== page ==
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Giving the Horse the Right Signals. The Double Bridle.

Learning to ride horses correctly and effectively is arguably more difficult than learning to drive a car. Follow the basic instructions that are common to all cars and you'll eventually be able to drive any car within a short time. Horses have some rules but you have the added 'feature' of individualism. Learn to ride one horse and get on another and the techniques you used on the first horse might be ignored, or worse still interpreted differently by the second horse. Imagine driving off in a new car, hitting the brakes and nothing happening because you were using the wrong brake.

So in learn the right techniques to get a specific horse to ride the way you want you need to read and learn his own individual instruction manual. Most riders just read a generic "horse riding basics" manual and never get around to reading "Grey Mare called Dotty - A Detailed Instruction Guide V4.2.  Author - Dotty !!!".

Horse bits and their different types are a plenty however there are 2 main categories that most fall into, namely Snaffles and Curbs. Most riders and most horses start out with a simple Snaffle bit and control is applied via direct force on the bit through the reins. Typically as the horse gets older and possibly more petulent and the rider more confident it is common to use different variations of the Snaffle such as a French Link Snaffle. Sometimes such as if the horse becomes stronger relative to the rider a Curb bit such as Swales might then be used which introduces leverage to control the horse.

The overriding thread that should always run through any choosing of a horse bit is if the horse likes it, goes well in it whether it be a Butterfly Flip Bit, an Eggbutt Snaffle or whatever then go for it. However the discussions on the subject of bit choice typically revolve around the concept of control and a leverage bit with its power often is the conclusion. However one should look more at horse riding as achieved by identifying and refining a set of signals that your horse responds to. This is where the Double Bridle has developed as a specialist approach that combines features of both snaffle and curb bits.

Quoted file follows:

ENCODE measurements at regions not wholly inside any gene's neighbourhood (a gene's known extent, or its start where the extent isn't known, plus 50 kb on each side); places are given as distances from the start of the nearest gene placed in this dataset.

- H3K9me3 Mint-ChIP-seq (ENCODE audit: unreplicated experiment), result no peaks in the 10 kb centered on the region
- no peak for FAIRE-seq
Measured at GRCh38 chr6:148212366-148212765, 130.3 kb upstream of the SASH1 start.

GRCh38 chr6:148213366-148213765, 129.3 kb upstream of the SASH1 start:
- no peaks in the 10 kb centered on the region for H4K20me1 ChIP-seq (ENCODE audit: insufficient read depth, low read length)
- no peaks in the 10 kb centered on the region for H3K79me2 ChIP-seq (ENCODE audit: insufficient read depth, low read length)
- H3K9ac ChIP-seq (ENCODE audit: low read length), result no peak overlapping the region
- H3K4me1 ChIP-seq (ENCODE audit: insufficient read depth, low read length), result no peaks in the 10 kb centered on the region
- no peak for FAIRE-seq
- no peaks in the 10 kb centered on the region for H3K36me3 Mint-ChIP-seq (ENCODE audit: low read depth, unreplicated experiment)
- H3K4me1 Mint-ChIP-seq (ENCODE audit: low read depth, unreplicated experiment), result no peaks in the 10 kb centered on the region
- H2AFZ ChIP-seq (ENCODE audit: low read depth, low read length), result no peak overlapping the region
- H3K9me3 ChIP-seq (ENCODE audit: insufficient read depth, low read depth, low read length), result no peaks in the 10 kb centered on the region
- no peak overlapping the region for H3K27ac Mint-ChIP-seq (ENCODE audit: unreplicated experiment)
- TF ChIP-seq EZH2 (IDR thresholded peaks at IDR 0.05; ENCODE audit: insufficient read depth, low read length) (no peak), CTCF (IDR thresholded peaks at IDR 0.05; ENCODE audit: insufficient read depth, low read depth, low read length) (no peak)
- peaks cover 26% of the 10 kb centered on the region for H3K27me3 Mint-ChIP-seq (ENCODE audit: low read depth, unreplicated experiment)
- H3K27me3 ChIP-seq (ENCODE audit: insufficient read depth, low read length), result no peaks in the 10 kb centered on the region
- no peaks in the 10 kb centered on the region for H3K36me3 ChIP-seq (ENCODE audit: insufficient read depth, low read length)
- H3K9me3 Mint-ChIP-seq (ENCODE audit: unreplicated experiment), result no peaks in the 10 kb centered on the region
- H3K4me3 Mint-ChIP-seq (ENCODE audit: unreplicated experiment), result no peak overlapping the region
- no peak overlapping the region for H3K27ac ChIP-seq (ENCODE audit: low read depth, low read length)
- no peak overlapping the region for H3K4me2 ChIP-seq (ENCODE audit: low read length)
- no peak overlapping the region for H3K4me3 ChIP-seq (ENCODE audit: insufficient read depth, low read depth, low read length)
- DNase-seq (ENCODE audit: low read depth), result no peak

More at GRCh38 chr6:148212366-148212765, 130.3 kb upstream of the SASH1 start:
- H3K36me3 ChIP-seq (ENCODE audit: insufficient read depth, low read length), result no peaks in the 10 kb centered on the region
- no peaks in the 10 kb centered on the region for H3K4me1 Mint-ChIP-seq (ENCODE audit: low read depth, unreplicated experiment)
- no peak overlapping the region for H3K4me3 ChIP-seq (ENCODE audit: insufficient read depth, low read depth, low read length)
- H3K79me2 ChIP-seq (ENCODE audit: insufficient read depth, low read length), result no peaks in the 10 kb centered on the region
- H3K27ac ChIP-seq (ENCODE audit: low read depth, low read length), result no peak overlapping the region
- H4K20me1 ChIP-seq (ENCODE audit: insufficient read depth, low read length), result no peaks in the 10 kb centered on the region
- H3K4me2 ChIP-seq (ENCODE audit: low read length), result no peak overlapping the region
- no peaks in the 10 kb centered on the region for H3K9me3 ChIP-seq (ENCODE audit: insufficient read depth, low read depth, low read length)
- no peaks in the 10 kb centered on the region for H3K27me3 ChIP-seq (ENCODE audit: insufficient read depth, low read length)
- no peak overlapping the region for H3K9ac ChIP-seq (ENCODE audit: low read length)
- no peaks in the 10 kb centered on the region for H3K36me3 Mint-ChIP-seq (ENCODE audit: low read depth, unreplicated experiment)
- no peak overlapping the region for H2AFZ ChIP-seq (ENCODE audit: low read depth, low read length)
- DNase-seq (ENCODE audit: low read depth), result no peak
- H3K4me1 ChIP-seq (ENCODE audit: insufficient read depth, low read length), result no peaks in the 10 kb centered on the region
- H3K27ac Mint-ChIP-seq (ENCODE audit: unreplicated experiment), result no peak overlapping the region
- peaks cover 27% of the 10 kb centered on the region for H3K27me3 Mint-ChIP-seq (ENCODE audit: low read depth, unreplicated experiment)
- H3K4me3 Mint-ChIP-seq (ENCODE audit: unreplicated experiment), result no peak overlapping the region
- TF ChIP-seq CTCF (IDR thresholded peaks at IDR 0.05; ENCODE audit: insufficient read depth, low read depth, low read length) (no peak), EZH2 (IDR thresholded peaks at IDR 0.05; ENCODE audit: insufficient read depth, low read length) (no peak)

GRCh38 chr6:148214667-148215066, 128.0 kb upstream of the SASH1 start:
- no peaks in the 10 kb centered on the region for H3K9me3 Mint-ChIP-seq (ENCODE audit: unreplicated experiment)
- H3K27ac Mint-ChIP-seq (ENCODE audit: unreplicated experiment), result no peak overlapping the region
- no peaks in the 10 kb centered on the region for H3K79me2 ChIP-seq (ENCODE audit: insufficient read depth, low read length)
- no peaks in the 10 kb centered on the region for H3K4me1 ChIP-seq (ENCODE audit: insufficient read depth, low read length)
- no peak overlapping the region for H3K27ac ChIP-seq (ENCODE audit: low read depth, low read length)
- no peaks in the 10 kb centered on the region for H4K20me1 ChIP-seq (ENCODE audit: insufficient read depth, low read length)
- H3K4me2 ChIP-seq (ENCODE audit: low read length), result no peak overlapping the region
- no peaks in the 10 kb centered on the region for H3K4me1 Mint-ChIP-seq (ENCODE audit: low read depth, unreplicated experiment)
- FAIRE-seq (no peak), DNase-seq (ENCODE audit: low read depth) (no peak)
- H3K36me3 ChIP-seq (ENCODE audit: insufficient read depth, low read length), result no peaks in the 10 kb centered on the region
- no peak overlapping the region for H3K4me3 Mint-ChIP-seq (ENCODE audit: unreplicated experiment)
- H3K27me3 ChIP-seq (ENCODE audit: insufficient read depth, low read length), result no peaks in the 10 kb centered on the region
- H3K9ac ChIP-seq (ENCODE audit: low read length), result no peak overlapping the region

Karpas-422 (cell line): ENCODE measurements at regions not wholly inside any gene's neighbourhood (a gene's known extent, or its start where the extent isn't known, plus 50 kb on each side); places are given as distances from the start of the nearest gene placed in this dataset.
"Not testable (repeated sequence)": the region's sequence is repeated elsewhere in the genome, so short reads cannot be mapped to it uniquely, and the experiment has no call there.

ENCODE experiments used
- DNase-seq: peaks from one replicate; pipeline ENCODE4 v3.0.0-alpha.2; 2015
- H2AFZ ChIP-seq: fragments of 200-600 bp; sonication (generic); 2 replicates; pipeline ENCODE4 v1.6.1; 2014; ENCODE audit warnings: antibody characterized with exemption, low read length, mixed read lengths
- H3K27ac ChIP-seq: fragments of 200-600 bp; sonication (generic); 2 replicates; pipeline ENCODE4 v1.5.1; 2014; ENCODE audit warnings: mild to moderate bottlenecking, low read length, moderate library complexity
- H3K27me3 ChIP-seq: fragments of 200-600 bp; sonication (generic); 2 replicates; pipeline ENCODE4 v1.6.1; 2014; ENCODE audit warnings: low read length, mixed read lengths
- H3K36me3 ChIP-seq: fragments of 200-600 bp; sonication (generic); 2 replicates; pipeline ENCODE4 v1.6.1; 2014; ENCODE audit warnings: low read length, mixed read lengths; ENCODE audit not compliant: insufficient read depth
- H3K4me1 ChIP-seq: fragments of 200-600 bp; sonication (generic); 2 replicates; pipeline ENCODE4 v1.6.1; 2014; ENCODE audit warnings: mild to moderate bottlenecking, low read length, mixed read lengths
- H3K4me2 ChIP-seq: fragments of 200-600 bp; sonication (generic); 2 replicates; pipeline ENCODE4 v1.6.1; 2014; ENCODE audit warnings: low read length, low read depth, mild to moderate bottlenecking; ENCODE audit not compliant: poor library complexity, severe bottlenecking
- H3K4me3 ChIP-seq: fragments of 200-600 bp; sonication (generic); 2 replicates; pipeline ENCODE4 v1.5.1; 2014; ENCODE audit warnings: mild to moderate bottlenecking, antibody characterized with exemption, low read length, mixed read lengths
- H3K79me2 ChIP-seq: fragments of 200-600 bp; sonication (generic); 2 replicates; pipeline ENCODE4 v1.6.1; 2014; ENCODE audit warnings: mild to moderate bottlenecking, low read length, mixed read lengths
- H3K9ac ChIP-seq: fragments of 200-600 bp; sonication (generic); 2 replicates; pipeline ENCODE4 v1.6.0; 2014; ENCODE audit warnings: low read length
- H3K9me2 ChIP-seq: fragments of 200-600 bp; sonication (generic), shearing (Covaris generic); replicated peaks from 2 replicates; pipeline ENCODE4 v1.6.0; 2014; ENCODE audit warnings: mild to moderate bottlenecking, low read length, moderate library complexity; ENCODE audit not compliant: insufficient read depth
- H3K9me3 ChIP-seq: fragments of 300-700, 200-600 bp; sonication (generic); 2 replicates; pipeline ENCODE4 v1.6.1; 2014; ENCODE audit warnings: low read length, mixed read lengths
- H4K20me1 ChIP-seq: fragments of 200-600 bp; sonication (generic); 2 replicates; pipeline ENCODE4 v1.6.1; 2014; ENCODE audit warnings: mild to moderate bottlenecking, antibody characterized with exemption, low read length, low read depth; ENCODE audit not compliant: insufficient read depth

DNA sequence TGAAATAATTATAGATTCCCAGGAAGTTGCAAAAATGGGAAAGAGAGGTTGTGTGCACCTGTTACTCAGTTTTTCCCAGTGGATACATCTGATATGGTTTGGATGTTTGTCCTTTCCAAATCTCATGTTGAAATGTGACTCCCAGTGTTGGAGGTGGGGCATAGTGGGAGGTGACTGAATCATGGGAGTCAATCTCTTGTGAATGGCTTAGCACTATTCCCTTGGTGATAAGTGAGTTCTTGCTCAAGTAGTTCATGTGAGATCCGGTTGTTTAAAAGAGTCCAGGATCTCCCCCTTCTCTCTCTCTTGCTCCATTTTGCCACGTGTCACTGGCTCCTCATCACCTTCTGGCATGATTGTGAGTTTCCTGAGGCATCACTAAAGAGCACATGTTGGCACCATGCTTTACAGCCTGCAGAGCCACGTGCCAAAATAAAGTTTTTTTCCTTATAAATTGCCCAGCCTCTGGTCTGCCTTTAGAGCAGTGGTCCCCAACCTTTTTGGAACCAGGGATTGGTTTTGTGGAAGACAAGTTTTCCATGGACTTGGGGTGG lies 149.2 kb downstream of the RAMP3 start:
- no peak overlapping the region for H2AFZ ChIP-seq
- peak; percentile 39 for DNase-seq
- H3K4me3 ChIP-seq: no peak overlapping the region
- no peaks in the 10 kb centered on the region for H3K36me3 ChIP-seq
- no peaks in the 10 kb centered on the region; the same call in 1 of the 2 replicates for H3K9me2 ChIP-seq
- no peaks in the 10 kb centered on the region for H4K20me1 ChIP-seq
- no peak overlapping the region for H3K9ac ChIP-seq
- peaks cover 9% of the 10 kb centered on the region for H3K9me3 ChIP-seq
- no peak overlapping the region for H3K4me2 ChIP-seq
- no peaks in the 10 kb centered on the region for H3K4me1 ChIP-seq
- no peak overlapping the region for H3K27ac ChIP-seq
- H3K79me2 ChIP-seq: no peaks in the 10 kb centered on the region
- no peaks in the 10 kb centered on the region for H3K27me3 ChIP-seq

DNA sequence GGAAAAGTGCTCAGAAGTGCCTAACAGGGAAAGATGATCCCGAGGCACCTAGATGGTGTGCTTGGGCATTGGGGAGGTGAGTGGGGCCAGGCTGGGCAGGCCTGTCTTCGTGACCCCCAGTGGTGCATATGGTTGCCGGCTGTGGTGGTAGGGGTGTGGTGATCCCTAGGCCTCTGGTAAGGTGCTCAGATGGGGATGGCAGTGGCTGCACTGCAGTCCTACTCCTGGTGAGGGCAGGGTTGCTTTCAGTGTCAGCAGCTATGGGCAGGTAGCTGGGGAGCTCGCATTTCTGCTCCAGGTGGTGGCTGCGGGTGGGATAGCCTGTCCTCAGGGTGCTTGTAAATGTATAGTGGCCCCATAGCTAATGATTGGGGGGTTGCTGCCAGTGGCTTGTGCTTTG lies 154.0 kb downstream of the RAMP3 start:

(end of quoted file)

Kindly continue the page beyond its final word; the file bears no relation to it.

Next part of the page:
Experienced riders find that that double bridle gives them a more complete "signal set" and allows the horse to be directed in a more nuanced manner. For advanced and sophisticated forms of riding such as dressage it is a prefered bit.

The double bridle comprises two separate bits with four reins attached. The bits are a bradoon snaffle and a curb bit. A bradoon is a snaffle bit designed to be complementary to the curb bit. For example it must not too wide and placed higher in the mouth so it stays clear of the curb bit's port. The curb bit or the Weymouth simply offers the ability to apply curb pressure when needed. There is a fine balance between making the mouthpieces of the two bits thin enough so the horse can comforable take the bits in his mouth but not so thin that the tongue gets caught. It can be a good idea to search out a custom horse bit maker to ensure you get the correct and compatible components of your double bridle.

The master of the double bridle knows how to use both bits seemlessly but only applying either as necessary. For example in modern dressage, most riders keep a soft handed contact with the bradoon bit and only employ the curb bit to get the horse to collect.

But here lies the beauty of this dual bit solution and for the advanced rider it is the perfect solution.  Not for the beginner.

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